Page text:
Tim Burton made two good movies, Pee Wee's Big Adventure and Ed Wood, before becoming a Hollywood hack and MOMA-celebrated artiste.
(The Nightmare Before Christmas somehow also makes its way into the Burton canon, despite being one of Henry Selick's best films.)
A web magazine, Collider, argues that Burton's 1996 film Mars Attacks "deserves more respect," since it's a "gleefully chaotic masterpiece." It's certainly chaotic.
"Mars Attacks," the 1960s trading cards, were mean-spirited and one could almost call them subversive, for the year they came out (1962). Burton's movie captured the bad vibes, but the humor in Mars Attacks, the movie, is self-consciously "hilarious" and "over the top" (and therefore not that funny).
In the trading cards the Martians weren't "just a bunch of dickheads," as Collider describes them in Burton's movie.
They were the conventional H.G. Wells baddies, cruel and callous in their treatment of humans. Eventually mankind (or at least the US Air Force) bands together and gives them some payback by blowing up Mars.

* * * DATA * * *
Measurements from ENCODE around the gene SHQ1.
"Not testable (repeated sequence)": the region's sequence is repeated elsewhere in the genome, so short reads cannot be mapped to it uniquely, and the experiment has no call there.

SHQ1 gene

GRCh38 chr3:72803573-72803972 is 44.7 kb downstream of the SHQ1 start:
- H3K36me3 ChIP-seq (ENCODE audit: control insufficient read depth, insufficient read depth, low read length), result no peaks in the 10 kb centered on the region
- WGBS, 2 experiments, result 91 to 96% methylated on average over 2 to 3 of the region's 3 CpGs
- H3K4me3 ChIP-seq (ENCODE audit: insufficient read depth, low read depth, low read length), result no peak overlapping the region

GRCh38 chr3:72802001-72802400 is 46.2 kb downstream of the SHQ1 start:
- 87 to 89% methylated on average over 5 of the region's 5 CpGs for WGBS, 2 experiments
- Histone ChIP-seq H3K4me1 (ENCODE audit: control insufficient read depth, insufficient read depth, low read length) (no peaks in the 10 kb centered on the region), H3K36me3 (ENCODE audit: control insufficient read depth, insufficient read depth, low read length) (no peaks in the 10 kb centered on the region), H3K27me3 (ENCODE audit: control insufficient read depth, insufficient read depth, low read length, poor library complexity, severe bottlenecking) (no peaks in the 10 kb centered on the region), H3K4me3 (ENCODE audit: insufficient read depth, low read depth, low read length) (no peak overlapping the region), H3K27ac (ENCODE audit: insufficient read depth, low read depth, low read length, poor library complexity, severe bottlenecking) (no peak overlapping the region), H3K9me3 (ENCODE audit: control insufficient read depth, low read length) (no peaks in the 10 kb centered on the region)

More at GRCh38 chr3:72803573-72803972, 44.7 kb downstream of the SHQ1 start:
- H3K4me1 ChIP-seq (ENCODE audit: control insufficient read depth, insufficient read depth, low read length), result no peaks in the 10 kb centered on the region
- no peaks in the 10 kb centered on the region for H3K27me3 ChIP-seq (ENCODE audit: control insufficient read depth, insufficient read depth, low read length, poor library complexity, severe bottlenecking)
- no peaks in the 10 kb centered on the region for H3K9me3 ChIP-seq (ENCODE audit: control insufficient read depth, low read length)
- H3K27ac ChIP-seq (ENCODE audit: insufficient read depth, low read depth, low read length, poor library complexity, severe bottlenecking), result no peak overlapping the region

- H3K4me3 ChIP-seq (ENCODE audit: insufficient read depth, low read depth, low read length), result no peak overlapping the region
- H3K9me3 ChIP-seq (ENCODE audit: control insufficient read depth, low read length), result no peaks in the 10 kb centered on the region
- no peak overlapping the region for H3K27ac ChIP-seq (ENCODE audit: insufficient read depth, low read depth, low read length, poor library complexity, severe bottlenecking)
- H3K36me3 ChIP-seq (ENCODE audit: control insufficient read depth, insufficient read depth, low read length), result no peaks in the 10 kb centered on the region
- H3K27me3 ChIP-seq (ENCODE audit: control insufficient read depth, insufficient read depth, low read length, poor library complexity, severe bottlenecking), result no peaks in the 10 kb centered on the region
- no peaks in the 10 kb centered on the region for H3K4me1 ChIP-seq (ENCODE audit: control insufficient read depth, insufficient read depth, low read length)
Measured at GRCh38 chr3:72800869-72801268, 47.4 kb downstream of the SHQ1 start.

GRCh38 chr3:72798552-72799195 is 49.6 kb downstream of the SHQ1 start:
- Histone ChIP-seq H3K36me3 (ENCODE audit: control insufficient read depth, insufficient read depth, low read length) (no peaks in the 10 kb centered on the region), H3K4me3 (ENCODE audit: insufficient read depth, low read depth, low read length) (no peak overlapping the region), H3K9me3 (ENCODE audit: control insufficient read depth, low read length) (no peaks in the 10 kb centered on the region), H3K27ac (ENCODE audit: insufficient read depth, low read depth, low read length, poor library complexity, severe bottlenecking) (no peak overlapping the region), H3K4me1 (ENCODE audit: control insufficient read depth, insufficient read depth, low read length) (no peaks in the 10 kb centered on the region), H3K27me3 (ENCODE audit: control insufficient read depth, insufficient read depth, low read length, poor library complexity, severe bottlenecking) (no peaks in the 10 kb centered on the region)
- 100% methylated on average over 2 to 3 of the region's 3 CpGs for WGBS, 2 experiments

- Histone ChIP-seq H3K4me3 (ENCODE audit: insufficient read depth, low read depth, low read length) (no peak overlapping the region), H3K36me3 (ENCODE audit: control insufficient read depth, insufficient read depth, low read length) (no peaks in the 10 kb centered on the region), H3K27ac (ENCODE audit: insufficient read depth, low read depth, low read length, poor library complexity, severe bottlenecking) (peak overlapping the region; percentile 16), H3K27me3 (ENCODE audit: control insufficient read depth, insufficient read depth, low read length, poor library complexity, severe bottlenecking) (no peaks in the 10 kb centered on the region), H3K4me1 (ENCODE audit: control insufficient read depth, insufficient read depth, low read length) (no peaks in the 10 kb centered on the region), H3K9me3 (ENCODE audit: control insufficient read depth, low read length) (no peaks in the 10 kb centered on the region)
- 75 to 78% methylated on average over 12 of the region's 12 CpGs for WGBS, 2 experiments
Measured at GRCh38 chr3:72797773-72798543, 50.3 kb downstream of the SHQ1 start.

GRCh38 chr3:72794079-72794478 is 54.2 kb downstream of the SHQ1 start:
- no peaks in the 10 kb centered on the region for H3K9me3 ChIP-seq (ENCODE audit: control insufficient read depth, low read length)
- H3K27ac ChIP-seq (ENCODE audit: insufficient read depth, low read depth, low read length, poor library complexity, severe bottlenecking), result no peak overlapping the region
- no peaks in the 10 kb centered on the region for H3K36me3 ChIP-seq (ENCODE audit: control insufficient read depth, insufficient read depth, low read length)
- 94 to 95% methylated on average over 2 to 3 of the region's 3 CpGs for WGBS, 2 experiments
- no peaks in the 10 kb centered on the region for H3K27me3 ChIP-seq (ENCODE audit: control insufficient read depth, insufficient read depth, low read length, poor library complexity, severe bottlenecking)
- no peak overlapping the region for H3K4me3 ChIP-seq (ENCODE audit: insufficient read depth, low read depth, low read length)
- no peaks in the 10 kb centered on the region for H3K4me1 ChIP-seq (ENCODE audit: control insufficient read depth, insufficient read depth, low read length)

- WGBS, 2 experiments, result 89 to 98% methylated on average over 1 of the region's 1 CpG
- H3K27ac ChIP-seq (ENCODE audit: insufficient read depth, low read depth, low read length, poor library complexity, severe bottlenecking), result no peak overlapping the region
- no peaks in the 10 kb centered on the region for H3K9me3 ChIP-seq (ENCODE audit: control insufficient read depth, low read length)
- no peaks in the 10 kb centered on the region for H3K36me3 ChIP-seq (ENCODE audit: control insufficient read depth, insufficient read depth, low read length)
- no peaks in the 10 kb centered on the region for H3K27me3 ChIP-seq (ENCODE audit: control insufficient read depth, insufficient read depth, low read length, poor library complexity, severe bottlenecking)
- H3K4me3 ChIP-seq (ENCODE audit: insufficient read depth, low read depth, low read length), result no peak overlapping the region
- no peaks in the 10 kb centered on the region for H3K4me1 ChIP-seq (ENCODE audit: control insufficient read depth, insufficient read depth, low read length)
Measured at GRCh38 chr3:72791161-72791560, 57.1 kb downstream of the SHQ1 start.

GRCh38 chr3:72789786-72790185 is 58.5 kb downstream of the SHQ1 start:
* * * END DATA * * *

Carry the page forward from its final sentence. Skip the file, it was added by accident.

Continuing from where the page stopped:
In Burton's film the usual small group of disadvantaged outsiders wins the day -- nothing subversive about that, it's the plot of every other Hollywood film. Subversive would be a group of US oligarchs in league with the Martians to provide a casus belli for "lockdowns" and other authoritarian interventions.
Even in 1962 the trading cards didn't lack precedent. Such shocking scenes of violence and mayhem abounded in the EC Comics of the 1950s, before the Comics Code clamped down.
There is actual pathos in these scenes, as well as dark humor, unlike Mars Attacks, the movie, where gruesome deaths play purely for yucks. As Collider says, "Burton’s movie feels like it was thrown together by cynical maniacs," and that wasn't intended as a criticism.
images from "the internet"